A new sport for the youth of Nakusp

The new junior squash team is formed at Nakusp Elementary School.

If your child is not a hockey player, finding an activity for them to do in the winter can be difficult, espcially in a small town.

Luckily, a new sports team has been formed: a junior squash team at Nakusp Elementary School (NES).

A clinic was held at the Nakusp arena on Jan. 23 for any student interested in playing.

“I got interested in it when I got a form for it at school,” said Carmen Montgomery. “I decided to go, and thought it would be really fun to learn a new sport.”

Shane Douglas, coach of the newly formed team, is happy there is a new sport in town.

“I think it’s really important because not everybody plays hockey, and squash is very intellectual,” he said.

“In a lot of ways, it’s easier for students to learn to put a ball through a hoop, or to swing a racket. Once they can build success that way, those skills often translate into better confidence, and they improve their marks in the classroom as well.”

Before hitting the court, the team headed into the auditorium and were shown the proper techniques for running, holding the racket, and swinging it.

Students practised without rackets, just getting the feeling of how they should move.

Douglas and his co-host, Kevin Dorrius, were quick to show encouragement if anyone missed a step in their foot work.

Dorrius is president of the squash club in Revelstoke, and got to talking with Douglas about setting up a team in Nakusp when Douglas was in Revelstoke for a tournament.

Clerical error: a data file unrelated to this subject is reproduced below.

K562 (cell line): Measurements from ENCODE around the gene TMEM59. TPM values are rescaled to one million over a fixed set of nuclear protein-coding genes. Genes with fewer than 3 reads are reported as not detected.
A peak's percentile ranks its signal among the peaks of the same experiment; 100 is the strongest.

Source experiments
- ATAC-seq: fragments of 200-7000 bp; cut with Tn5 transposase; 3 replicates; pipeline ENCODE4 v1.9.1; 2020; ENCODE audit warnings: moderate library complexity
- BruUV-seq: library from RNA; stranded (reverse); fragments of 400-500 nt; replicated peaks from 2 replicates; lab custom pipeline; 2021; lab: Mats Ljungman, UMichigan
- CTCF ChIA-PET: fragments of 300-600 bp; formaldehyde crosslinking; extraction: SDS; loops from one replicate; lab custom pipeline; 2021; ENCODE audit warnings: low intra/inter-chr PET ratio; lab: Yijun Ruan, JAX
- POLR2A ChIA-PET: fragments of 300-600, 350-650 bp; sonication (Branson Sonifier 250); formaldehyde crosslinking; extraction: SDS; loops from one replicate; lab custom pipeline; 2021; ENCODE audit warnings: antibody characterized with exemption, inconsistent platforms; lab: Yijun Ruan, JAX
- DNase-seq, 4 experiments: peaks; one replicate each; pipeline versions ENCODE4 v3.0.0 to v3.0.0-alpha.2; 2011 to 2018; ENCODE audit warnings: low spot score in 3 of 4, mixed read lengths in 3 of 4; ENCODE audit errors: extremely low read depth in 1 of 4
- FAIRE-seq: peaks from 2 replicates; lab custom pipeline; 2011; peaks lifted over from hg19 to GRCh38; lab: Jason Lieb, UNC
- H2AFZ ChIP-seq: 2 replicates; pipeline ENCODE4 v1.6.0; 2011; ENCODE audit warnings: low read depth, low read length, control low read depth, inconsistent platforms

“Shane was asking lots of questions because we had a bunch of our juniors playing in our adult tournament,” he said. “He left here saying he was going to get some juniors going down in Nakusp. I told him if he got some juniors down in Nakusp, that I’d do anything I could to help them out.”

Each student took a turn at trying out how to properly swing and do their foot work.

After everyone had everything down, they were split into two groups for a warm up.

After the warm up and lunch, the team was separated again, with part of the group staying in the auditorium, and the other part going to the squash court to practise drills.

One might think squash is very similar to tennis. Not quite…

“The squash ball bounces very different than a tennis ball. The squash ball really doesn’t bounce that aggressively, whereas a tennis ball bounces,” said Dorrius. “The other big difference is in tennis, you’ve got a wide open space, and you don’t have to worry about the ball coming back in off the walls.”

The team went to Revelstoke in February, about 12 people went, including four parents.

Since the team was formed, Douglas has noted a huge difference in the players, and the progress they’re making.

Douglas is happy there is interest in the squash team, and is hoping that interest grows.

“I’m hoping that we can get more and more people to come out and play squash, and to get better, and to get a bigger squash community in Nakusp.”


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